Thursday, March 31


Along with the demise of foie gras, the elimination of elephants (and next, tigers) from circus entertainment continues its inexorable march, as the public slowly becomes more and more awake to what an idiotically cruel institution it is. I don't track every single piece expressing this in every paper, but when it's in the New York Times people tend to pay attention. So in this otherwise straightforward account of a circus show, we get a digression:

    Everyone gasped when six women lay down like human markers on a ruler and let an elephant named Asia navigate the small paces between them. Asia did this with great care. Elephants never lose their air of remote dignity even when they must sit on stools and raise their front legs like small dogs. I couldn't help wishing that the circus had used men in this human marker routine. What a novelty: men are rarely asked to expose themselves passively to danger. They are still the ones cracking whips as Bengal tigers (beautiful but a little fat) walk in circles, occasionally roar and run in and out of cages that look too small for them. Their trainer, Taba, did not seem worthy of them. But our consciousness has changed. We worry about how the animals are trained and treated.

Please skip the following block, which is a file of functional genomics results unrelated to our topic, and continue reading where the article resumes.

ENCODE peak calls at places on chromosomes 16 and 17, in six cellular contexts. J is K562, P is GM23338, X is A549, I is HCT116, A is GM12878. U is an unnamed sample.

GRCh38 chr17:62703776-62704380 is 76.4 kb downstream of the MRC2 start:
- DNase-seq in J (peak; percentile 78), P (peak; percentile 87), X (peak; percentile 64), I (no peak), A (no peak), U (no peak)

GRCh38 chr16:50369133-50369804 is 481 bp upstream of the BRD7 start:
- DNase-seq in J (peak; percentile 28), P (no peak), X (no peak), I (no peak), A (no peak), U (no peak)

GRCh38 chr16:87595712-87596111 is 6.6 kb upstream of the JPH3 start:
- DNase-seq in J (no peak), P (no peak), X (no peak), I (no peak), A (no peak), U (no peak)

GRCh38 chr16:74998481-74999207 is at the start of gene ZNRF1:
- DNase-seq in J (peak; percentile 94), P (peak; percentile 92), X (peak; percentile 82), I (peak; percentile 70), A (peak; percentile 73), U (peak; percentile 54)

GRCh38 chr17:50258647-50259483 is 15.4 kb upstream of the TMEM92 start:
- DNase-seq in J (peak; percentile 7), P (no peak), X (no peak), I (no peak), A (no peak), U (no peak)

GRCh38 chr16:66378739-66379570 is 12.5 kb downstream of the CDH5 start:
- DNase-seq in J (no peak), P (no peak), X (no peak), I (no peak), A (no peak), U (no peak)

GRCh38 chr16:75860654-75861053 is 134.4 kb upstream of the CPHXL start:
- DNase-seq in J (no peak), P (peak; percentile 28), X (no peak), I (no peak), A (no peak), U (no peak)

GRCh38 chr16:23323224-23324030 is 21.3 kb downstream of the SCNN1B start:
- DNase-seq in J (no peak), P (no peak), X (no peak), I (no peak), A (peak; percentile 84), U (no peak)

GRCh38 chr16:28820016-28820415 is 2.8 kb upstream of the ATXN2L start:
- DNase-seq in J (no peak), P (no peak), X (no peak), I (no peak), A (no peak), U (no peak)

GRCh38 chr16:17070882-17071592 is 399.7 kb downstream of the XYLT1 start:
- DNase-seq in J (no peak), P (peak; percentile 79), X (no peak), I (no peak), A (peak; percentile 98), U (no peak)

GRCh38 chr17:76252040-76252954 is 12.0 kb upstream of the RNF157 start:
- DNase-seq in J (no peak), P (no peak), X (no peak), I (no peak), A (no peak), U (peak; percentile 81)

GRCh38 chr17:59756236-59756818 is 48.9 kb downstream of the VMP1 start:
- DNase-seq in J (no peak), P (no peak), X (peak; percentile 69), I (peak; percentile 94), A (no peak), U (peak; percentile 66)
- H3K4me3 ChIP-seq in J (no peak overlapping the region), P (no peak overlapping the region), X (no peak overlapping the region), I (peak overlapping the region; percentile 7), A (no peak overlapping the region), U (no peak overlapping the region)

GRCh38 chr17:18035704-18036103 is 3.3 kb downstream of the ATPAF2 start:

Yes we do. Now it's time to go beyond worrying and do something about it.

UPDATE: Just ran across this related story: Elephants are the only land mammal other than primates that can undeniably copy sounds - an imitative skill based in their intensive social bonding.

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